Tax policy study hall

Where does your tax money go?

That’s the question Lincoln High School students had to answer as they spent a week and a half learning to balance a simulated 2005-07 state budget.

Sarah Liebman, a Portland State student in the Graduate Teacher Education Program, collaborated with Steve Novick, communications director at Citizens for Oregon’s Future, to develop a program that would help students understand the correlation between taxes and government services. It was a program developed out of their mutual belief that most people in the United States have no idea where their tax money goes.

“There’s a crisis in democracy in the state and in America,” said Novick. “People don’t know where tax dollars go.”

According to a 2000 study by Robert Sahr of Oregon State University, 75 percent of Oregonians could not name the state income tax as the largest source of state government funding.

The high school economic students Liebman worked with initially believed taxes went to upkeep or the government. According to Citizens for Oregon’s Future, a tax advocacy group, 47.8 percent went to K-12 public schools in 2003-2005, 21.3 percent went to health, children, senior and disabled services, 14.5 percent to public safety and courts, 10.8 percent to universities and colleges, 5 percent of total state, local and federal dollars went to sectors like parks and libraries, and .58 percent to welfare.

Novick says that there’s a growing disconnect with Americans over understanding taxes and the programs they go too, and Citizens for Oregon’s Future is working on raising discussions about it.

The Lincoln High School state budget project drew the attention of several Oregon senators and representatives. State Treasurer Randall Edwards; State Sens. Richard Devlin and Ginny Burdick; State Reps. Gary Hanson, Mary Nolan and Joe Smith; and Laurie Wimmer Whalen of the Oregon Education Association all attended the student presentations on Oct. 26.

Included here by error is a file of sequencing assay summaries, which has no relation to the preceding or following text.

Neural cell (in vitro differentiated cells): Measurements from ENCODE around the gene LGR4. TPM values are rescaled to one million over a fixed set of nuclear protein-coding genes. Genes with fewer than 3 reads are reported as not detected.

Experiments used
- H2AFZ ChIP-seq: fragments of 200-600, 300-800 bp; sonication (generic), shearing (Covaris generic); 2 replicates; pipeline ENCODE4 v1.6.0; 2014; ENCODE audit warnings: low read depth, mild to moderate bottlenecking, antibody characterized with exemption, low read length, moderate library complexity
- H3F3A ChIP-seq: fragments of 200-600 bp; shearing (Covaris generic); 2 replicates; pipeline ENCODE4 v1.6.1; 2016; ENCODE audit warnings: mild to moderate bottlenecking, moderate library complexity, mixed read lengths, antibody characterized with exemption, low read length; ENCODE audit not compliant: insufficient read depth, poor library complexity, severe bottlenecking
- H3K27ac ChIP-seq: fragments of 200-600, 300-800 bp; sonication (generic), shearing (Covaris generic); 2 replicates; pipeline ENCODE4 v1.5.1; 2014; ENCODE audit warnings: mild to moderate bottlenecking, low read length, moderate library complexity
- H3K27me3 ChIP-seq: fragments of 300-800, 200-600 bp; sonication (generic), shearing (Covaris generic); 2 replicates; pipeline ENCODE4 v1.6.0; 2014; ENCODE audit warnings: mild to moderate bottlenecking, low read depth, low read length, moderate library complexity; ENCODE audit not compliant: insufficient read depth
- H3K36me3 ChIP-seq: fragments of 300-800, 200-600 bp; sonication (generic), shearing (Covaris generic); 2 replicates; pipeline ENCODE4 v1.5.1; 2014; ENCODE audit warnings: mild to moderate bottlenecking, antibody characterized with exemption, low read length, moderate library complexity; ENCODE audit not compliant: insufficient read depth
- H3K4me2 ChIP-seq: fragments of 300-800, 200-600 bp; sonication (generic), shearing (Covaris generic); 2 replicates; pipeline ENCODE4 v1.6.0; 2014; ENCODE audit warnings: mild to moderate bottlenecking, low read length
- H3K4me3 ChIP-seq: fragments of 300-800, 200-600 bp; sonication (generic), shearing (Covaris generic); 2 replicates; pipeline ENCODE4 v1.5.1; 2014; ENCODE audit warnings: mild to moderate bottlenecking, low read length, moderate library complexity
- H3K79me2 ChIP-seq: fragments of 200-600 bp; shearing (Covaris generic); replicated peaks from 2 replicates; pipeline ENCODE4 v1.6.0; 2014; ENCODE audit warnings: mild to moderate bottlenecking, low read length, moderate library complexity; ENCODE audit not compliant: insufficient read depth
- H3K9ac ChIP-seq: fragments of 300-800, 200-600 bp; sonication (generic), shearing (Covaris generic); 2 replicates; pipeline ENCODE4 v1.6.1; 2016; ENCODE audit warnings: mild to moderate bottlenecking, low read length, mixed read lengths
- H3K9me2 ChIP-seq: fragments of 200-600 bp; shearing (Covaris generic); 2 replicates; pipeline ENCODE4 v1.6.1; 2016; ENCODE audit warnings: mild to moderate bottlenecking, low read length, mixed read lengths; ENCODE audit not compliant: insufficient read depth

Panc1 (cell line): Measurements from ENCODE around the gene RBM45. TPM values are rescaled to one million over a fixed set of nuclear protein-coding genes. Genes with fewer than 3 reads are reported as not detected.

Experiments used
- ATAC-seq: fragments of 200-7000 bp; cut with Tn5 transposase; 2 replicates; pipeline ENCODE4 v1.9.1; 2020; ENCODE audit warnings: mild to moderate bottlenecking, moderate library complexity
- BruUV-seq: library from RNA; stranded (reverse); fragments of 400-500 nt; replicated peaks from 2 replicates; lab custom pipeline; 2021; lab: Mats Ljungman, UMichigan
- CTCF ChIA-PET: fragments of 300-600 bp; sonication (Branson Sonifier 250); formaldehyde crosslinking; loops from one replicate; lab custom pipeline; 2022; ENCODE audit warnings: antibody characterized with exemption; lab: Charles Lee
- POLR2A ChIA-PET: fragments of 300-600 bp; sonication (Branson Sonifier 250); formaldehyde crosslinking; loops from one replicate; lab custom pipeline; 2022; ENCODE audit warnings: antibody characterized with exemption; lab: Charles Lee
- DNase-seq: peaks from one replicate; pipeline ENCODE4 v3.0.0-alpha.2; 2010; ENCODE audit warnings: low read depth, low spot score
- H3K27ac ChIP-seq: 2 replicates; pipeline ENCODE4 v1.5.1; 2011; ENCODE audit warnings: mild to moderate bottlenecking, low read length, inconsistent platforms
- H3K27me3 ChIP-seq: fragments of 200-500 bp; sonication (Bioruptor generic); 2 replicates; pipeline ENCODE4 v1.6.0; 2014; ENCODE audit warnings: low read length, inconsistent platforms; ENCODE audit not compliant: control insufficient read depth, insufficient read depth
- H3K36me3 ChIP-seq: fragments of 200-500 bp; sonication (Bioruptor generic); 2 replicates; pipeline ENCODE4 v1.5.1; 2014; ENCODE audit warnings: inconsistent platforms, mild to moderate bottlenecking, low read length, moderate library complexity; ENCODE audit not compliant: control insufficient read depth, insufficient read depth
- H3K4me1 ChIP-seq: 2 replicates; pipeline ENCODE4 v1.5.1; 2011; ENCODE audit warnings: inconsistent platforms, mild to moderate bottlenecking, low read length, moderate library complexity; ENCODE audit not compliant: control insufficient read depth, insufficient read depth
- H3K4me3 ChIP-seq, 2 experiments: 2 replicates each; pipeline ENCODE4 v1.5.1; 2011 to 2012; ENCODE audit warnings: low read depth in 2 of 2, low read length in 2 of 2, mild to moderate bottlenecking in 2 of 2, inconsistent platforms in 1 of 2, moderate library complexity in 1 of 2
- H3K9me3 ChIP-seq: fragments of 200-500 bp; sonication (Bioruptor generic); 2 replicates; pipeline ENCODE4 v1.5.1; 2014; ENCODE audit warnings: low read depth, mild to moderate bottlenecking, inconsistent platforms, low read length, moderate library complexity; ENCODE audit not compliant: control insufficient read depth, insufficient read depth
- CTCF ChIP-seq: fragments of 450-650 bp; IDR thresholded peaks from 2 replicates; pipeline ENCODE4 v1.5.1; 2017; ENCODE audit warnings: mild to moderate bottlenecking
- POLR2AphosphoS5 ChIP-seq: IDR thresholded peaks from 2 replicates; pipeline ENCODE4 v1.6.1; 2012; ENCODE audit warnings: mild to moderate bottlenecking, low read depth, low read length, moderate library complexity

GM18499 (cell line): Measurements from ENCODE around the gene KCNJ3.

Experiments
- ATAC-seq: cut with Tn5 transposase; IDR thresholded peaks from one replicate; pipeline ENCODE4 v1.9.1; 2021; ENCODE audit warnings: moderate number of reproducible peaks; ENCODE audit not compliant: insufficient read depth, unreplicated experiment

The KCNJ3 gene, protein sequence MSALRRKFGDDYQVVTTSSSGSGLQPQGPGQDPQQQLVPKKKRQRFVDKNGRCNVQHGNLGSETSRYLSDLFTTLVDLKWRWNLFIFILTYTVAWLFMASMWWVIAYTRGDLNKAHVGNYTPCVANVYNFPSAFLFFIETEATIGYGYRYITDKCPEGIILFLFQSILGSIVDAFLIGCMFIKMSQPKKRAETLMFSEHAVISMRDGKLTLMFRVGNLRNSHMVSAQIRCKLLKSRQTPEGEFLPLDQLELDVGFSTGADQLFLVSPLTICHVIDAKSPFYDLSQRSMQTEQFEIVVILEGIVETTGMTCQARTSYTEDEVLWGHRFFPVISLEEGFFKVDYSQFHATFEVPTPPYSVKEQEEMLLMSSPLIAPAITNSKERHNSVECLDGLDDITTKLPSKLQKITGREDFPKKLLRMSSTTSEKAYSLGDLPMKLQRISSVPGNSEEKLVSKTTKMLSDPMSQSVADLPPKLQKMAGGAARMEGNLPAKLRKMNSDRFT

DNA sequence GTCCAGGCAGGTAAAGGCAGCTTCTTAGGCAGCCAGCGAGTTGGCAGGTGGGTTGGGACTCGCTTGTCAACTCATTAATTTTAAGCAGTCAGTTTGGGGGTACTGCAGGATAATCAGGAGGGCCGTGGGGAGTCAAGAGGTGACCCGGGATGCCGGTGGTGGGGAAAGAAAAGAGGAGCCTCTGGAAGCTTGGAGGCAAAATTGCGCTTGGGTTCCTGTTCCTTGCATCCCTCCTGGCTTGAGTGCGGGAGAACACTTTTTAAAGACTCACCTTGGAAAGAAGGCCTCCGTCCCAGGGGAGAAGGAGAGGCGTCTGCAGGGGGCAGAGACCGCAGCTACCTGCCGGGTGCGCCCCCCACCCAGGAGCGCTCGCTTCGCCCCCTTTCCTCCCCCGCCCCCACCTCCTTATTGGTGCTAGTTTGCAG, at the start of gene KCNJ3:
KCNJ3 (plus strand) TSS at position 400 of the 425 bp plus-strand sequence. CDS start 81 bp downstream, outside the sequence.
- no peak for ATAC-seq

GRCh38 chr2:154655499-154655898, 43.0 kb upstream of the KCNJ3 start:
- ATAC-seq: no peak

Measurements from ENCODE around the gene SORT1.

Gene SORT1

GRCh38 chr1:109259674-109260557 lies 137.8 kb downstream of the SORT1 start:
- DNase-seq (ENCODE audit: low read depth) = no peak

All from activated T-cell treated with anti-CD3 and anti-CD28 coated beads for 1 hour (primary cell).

Liebman divided students to represent three categories of state tax: education, human services and public safety. They had to predict the growing costs in these sectors and take 5.5 percent out of the total state budget, with the option of raising taxes. Students debated where to cut funding and where to raise taxes. The students presented graphs while detailing the reasons behind cuts they made.

A group of students that represented the department of Health and Human Services cut 61 percent, or $100 million, out of programs for seniors and people with disabilities. The reason: “we care more about the future than the past.”

It drew laughs from the audience, particularly the state senators and representatives. But it was an explanation that highlighted the difficulty of how a real state budget is balanced and the affects tax cuts have on individuals.

Lincoln junior Grant Bunnage said, “One person is not that much, but the consequences are for more than one person.”

Each senator and state representative spoke of their own experience with balancing the real Oregon state budget, discussing the politics related to the cuts the students made as well as the current state of Oregon’s financial crisis.

“Welcome to the budget train wreck we’ve been dealing with for the last three years in Salem,” Edwards said. “There’s not enough revenue to meet the needs of the state…Oregon has had to do about every financial trick possible to stay afloat. We can’t continue to look at cutting and cutting and cutting. This is a very tough time for Oregon and it’s not going to get easier.”

According to Citizens for Oregon’s Future, the typical Oregon home-owning family with a median income of $56,200 pays $11,900 in state and federal income taxes.

Oregon ranks forty-sixth in the nation for total state and local taxes paid as a percentage of income. Taxes on Oregonians are relatively low compared to other states.

“The reality is the tax structure is complex. It becomes difficult to get a clear understanding of what taxes are paying for,” Devlin said.

Liebman wanted students to understand tax structure because, although most of them aren’t of voting age, it’s a significant part of their world. They are affected by the choices others make and, through their own choices with this project, they realized what an impact that creates.

“We need to bring the outside into the classroom,” Liebman said, “and we need to bring the classroom outside.”

Bart Millar, Lincoln High School economics teacher, is planning on implementing this program in his future classes.